The study was conducted at The Miriam Hospital in Providence, Rhode Island and included 29 physically inactive heart disease patients (8 women and 21 men, average age 67.9 years) who expressed an interest in a Tai Chi program. Although the majority had experienced a previous heart attack (58.6 percent) or procedure to open a blocked artery (PCI - 82.8 percent; CABG - 31 percent), all had declined cardiac rehabilitation and continued to have many high-risk characteristics, including current smoker (27.6 percent), diabetes (48.3 percent), high cholesterol (75.9 percent), and overweight (35 percent) or obese (45 percent). All had received physician clearance to undergo Tai Chi training and none had orthopedic problems (such as recent joint replacement surgery) that would preclude doing Tai Chi.

Researchers found Tai Chi:

  • was safe, with no adverse events related to the exercise program except for minor muscular pain at the beginning of training;
  • was well liked by participants (100 percent would recommend it to a friend);
  • was feasible, with attending about 66 percent of scheduled classes;
  • did not raise aerobic fitness on standard tests after 3 months of either the programs; and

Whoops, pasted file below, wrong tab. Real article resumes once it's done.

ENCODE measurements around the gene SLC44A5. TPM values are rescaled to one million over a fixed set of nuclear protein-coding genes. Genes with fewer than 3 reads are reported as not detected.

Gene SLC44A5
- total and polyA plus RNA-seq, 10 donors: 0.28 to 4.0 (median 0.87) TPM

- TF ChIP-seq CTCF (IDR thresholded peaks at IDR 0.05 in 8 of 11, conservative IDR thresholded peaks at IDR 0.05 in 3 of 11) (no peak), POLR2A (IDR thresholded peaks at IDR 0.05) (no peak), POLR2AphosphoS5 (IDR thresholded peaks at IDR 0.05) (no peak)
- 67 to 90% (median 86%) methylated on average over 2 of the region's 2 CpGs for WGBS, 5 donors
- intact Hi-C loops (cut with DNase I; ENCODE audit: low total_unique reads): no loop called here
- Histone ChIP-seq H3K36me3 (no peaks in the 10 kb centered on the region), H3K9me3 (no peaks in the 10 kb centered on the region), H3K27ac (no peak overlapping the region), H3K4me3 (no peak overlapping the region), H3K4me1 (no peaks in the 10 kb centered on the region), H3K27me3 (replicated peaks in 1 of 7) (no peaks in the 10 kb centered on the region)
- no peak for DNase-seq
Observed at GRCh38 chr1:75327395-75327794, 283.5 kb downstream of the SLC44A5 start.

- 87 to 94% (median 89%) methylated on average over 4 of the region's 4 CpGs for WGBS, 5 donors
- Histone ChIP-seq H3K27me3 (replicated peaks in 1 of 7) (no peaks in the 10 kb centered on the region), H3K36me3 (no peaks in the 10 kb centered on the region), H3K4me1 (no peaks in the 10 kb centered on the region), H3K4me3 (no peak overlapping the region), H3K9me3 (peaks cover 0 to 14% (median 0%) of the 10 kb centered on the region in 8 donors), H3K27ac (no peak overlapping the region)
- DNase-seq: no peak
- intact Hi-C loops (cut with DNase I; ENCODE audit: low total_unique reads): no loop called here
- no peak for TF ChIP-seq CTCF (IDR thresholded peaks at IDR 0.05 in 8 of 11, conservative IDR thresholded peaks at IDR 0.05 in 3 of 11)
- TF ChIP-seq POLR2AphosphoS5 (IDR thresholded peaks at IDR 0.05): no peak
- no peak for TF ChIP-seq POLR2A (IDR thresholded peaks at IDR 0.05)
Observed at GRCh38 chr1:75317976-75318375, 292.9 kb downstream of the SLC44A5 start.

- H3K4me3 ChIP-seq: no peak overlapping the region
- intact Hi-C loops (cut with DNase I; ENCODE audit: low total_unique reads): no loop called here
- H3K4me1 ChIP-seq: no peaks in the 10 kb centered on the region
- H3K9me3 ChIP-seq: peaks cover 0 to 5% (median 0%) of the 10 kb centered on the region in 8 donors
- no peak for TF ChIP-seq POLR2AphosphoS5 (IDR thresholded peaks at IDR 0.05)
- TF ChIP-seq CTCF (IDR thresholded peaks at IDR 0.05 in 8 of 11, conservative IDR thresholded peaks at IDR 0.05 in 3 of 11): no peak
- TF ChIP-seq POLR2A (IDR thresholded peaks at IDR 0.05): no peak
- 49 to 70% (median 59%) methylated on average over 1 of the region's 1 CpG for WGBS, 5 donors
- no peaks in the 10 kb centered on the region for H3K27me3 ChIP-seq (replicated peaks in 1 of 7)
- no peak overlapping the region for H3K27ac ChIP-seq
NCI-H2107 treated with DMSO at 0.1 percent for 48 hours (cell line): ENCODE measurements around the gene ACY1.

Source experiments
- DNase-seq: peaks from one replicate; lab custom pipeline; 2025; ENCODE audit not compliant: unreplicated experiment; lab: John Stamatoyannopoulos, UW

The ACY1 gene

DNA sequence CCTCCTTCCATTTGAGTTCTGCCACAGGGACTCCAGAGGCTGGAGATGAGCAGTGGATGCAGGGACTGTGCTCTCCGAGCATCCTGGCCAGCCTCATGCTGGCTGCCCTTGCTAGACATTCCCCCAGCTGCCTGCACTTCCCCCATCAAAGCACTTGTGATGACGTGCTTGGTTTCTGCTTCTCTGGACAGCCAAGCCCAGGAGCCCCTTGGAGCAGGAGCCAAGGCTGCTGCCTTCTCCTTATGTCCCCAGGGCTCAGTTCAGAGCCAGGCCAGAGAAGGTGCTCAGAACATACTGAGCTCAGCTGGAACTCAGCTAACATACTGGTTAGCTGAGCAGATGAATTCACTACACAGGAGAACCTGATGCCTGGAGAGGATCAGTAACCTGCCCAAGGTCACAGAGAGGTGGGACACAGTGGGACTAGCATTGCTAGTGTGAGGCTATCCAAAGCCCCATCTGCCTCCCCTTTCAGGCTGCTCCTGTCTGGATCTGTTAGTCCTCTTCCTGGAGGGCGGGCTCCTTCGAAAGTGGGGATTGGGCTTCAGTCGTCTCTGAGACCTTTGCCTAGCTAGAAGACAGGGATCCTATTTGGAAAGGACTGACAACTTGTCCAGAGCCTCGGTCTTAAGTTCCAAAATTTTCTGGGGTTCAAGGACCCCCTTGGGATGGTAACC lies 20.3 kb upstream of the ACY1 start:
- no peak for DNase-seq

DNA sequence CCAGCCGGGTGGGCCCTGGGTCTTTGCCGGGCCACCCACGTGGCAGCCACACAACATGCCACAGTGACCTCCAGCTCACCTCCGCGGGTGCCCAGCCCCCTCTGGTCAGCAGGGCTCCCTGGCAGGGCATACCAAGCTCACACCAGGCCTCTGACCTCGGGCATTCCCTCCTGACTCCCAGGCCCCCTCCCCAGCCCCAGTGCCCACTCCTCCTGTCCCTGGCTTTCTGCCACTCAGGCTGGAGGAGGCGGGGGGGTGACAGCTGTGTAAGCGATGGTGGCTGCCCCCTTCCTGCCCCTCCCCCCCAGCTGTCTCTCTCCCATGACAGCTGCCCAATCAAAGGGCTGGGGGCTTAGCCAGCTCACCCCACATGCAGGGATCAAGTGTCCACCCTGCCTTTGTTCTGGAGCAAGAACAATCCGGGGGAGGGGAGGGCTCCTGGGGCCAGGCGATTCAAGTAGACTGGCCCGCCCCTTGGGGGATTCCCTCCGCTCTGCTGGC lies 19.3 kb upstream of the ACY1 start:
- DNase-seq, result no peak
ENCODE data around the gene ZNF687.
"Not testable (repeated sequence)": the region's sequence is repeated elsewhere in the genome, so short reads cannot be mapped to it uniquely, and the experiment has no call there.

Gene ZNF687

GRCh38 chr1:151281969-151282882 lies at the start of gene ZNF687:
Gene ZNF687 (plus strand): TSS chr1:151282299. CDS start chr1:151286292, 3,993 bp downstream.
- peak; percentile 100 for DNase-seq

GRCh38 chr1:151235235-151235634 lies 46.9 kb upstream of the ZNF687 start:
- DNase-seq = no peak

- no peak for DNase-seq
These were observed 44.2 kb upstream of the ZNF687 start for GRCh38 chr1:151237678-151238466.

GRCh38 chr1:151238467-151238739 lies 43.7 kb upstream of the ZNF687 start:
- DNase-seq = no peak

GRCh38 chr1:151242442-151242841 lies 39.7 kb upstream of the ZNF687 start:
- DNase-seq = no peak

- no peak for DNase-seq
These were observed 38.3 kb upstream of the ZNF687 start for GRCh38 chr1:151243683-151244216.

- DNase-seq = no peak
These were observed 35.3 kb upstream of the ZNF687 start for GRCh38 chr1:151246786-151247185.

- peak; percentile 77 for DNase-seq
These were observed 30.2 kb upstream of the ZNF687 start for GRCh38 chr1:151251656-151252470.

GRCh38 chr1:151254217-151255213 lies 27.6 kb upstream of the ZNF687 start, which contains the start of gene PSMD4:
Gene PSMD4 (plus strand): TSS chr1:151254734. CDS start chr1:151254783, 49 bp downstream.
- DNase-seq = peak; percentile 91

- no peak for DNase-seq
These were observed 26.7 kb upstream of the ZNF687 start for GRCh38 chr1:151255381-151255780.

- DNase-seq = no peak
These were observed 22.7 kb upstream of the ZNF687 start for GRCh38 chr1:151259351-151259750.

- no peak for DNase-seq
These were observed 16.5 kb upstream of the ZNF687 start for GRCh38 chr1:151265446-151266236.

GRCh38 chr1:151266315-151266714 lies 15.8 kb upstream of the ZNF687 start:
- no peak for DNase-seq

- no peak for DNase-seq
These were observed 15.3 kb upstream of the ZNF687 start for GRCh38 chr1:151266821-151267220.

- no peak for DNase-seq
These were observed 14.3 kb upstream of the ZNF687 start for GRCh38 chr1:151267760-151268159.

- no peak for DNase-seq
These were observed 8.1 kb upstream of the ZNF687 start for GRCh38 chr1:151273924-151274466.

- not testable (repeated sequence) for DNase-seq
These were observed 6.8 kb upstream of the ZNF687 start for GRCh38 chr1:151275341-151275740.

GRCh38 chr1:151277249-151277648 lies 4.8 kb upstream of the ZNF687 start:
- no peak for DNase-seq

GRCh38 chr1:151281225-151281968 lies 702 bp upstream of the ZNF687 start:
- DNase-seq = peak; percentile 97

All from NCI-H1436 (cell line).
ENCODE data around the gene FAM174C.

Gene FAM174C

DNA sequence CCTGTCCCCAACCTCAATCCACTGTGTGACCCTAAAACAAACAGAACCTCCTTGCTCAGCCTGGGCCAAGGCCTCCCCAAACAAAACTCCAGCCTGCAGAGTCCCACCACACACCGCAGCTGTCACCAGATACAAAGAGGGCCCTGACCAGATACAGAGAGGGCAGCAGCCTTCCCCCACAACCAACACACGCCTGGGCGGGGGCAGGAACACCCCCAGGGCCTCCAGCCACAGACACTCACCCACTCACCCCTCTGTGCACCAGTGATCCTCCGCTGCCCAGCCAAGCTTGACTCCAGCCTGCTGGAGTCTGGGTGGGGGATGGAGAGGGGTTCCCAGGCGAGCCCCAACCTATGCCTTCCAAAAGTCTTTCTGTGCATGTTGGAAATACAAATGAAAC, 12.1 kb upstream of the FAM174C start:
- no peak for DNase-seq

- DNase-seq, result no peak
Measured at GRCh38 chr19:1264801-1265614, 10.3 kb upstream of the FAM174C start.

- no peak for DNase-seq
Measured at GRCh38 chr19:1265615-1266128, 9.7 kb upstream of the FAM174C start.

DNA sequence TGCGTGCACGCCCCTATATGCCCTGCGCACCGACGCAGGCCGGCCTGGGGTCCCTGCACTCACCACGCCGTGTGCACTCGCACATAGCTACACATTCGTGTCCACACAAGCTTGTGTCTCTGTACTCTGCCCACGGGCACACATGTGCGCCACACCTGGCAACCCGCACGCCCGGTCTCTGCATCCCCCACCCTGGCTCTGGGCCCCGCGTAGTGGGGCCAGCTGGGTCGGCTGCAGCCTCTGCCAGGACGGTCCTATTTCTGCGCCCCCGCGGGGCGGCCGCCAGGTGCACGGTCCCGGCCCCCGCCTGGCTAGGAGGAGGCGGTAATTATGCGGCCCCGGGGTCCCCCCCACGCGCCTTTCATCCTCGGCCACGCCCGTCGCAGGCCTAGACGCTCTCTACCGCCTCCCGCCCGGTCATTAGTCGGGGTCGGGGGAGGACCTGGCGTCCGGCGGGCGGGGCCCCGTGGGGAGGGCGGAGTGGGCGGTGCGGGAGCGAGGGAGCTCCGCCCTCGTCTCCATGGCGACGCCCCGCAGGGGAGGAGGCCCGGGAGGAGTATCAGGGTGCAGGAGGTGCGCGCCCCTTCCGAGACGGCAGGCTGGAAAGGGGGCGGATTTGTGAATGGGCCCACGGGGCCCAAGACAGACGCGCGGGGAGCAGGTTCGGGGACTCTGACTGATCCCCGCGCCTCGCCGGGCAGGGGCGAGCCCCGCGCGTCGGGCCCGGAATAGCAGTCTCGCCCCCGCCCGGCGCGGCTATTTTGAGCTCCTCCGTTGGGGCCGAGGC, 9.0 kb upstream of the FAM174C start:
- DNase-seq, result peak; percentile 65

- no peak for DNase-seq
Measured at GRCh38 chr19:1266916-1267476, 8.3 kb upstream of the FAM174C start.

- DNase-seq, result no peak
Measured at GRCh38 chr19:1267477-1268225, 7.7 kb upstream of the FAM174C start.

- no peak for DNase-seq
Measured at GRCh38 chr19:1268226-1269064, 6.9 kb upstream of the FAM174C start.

• did raise the weekly amount of moderate to vigorous physical activity (as measured by a wearable device) after three and six months in the group participating in the longer program, but not in those who took part in the shorter program.

"On its own, Tai Chi wouldn't obviously replace other components of traditional cardiac rehabilitation, such as education on risk factors, diet and adherence to needed medications," said Salmoirago-Blotcher. "If proven effective in larger studies, it might be possible to offer it as an exercise option within a rehab center as a bridge to more strenuous exercise, or in a community setting with the educational components of rehab delivered outside of a medical setting."

Explore further: 'Open gym' format shortens waiting time for cardiac rehab